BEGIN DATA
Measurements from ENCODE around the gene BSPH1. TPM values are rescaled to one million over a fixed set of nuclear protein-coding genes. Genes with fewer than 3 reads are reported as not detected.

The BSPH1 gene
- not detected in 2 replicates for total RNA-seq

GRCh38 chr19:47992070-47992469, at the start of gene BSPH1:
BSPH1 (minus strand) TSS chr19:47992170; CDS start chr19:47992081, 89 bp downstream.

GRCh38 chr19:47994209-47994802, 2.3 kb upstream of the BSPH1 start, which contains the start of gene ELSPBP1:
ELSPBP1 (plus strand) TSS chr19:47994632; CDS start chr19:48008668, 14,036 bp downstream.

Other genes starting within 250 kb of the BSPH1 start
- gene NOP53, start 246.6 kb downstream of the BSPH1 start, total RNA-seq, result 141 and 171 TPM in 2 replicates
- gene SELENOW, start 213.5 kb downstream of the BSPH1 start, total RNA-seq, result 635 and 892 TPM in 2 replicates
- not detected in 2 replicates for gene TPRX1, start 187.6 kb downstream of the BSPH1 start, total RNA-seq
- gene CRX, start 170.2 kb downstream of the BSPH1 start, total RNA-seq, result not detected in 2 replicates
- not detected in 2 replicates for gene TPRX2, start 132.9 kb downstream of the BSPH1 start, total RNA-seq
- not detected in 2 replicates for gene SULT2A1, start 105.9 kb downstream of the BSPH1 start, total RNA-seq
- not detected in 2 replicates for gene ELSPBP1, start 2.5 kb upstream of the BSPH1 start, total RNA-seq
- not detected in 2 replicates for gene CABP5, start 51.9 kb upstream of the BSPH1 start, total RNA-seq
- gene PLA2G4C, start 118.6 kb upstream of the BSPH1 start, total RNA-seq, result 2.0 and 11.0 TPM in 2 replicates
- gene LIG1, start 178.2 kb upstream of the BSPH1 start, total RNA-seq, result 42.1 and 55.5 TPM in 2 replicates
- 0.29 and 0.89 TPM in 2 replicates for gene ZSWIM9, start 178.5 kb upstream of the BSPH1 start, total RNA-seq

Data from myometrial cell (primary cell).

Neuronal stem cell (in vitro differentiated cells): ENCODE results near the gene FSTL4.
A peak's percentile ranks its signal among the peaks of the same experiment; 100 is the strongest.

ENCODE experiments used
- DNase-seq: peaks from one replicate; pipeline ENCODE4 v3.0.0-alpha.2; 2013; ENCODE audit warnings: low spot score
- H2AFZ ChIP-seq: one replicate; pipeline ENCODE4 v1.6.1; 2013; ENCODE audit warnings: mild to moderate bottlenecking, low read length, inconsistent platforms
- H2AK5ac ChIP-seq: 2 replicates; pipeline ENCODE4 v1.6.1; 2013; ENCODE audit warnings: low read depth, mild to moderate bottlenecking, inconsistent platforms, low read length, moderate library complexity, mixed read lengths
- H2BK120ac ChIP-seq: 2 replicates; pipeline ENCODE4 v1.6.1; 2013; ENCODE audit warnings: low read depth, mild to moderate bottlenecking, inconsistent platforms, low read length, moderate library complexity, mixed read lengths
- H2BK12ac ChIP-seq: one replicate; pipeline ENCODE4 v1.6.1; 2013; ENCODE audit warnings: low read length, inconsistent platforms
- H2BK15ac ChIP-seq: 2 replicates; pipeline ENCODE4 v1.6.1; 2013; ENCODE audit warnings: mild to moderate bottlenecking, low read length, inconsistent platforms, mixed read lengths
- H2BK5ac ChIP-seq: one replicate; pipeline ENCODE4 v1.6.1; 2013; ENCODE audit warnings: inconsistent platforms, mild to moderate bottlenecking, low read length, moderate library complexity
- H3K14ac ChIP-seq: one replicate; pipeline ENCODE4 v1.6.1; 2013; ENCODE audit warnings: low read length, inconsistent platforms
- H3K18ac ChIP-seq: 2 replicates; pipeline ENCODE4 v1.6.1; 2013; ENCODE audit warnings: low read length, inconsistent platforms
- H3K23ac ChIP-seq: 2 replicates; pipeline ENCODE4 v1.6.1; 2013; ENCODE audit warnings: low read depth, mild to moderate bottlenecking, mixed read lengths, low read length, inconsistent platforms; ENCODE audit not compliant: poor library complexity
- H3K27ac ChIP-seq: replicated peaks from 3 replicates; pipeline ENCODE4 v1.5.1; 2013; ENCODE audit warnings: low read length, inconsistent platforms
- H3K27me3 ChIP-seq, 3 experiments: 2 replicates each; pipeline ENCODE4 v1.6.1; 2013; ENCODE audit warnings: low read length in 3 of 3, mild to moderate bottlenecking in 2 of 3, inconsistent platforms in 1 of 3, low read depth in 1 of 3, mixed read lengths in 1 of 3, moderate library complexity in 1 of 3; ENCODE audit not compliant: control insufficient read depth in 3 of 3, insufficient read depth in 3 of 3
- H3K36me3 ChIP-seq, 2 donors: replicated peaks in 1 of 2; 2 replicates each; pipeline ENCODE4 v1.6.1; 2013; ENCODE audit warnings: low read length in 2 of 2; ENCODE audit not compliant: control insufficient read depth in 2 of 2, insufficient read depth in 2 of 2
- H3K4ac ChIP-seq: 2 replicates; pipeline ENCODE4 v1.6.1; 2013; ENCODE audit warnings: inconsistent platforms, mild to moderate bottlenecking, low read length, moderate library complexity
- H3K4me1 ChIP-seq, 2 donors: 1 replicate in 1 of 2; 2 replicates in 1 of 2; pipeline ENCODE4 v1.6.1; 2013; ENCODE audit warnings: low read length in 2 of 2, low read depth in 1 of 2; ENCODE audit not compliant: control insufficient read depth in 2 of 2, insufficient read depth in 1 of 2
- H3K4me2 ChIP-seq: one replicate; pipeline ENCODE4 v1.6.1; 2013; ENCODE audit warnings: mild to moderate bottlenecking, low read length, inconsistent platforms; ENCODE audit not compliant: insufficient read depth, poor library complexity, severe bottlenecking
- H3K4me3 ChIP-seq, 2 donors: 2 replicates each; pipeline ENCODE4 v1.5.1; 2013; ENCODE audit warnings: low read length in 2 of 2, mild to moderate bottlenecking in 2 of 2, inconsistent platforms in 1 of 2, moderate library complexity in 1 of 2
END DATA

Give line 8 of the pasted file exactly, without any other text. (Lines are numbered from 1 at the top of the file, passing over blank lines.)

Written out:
Other genes starting within 250 kb of the BSPH1 start